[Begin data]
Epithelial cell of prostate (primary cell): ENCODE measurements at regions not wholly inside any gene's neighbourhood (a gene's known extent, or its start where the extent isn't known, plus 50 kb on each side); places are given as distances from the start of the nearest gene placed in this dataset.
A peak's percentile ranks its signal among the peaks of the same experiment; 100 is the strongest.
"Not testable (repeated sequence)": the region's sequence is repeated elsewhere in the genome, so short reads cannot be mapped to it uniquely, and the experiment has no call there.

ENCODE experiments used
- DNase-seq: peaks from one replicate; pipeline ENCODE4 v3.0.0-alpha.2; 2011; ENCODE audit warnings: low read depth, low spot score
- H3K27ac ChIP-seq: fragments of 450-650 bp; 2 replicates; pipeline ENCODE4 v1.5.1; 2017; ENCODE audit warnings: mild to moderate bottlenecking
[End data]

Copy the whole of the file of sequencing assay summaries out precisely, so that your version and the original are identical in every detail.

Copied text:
Epithelial cell of prostate (primary cell): ENCODE measurements at regions not wholly inside any gene's neighbourhood (a gene's known extent, or its start where the extent isn't known, plus 50 kb on each side); places are given as distances from the start of the nearest gene placed in this dataset.
A peak's percentile ranks its signal among the peaks of the same experiment; 100 is the strongest.
"Not testable (repeated sequence)": the region's sequence is repeated elsewhere in the genome, so short reads cannot be mapped to it uniquely, and the experiment has no call there.

ENCODE experiments used
- DNase-seq: peaks from one replicate; pipeline ENCODE4 v3.0.0-alpha.2; 2011; ENCODE audit warnings: low read depth, low spot score
- H3K27ac ChIP-seq: fragments of 450-650 bp; 2 replicates; pipeline ENCODE4 v1.5.1; 2017; ENCODE audit warnings: mild to moderate bottlenecking